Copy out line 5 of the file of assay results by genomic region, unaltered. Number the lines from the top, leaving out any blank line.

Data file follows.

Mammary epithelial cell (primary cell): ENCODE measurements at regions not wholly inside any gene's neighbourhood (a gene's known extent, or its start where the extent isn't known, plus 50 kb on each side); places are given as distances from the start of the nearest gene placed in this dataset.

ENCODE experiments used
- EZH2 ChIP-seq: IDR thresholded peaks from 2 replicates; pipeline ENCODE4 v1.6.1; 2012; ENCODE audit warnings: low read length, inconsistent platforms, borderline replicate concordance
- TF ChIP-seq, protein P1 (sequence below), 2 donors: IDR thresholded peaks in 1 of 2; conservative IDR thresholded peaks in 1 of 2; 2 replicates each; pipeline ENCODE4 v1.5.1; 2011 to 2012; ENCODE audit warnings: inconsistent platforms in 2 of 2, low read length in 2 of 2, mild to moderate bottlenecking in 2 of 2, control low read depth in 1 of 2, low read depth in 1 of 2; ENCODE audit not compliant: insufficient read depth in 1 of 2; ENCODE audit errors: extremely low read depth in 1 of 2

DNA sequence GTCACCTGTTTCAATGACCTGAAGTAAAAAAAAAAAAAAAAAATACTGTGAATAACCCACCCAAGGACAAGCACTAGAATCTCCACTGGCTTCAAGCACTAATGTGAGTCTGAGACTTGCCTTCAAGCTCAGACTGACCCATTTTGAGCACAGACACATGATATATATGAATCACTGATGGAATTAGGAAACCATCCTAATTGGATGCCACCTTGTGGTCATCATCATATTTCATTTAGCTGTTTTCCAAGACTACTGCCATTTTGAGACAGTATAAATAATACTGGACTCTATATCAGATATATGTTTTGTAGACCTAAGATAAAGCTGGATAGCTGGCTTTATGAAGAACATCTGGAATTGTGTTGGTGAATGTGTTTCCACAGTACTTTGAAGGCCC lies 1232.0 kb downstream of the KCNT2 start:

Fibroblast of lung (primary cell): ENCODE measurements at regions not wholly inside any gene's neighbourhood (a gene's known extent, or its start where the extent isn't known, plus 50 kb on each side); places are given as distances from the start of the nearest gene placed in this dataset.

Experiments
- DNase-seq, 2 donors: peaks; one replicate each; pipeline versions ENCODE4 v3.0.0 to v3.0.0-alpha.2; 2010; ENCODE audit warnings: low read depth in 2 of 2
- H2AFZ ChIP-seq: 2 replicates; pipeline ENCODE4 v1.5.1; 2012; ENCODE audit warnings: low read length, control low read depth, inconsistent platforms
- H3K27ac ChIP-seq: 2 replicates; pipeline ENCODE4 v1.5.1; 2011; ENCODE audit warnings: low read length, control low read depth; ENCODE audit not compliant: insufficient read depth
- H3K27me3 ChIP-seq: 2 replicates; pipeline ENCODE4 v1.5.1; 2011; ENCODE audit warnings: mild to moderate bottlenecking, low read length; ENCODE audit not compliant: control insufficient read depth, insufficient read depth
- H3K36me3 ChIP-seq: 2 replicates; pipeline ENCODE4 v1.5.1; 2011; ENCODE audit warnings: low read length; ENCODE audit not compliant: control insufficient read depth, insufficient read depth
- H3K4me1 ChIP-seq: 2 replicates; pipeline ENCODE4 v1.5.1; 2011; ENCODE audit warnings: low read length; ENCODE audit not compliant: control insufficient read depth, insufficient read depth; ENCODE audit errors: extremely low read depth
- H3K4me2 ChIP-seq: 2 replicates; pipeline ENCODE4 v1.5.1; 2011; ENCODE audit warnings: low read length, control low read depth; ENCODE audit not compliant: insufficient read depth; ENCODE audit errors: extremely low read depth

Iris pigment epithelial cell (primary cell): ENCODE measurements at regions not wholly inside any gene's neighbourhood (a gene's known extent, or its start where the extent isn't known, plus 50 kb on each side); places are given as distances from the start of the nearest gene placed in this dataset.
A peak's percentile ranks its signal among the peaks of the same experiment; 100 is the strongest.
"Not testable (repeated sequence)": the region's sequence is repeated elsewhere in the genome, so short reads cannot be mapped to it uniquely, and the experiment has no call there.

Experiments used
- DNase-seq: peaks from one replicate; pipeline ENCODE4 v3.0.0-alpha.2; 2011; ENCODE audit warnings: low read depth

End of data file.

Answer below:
DNA sequence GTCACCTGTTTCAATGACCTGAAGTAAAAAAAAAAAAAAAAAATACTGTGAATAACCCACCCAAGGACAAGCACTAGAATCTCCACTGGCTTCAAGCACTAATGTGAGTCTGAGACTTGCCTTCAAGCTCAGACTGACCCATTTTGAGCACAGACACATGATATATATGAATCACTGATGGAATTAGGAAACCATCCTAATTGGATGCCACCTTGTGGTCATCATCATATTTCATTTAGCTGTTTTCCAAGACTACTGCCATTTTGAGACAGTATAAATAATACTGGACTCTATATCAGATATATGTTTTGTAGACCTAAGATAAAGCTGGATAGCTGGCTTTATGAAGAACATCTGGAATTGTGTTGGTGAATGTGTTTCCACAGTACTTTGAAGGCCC lies 1232.0 kb downstream of the KCNT2 start: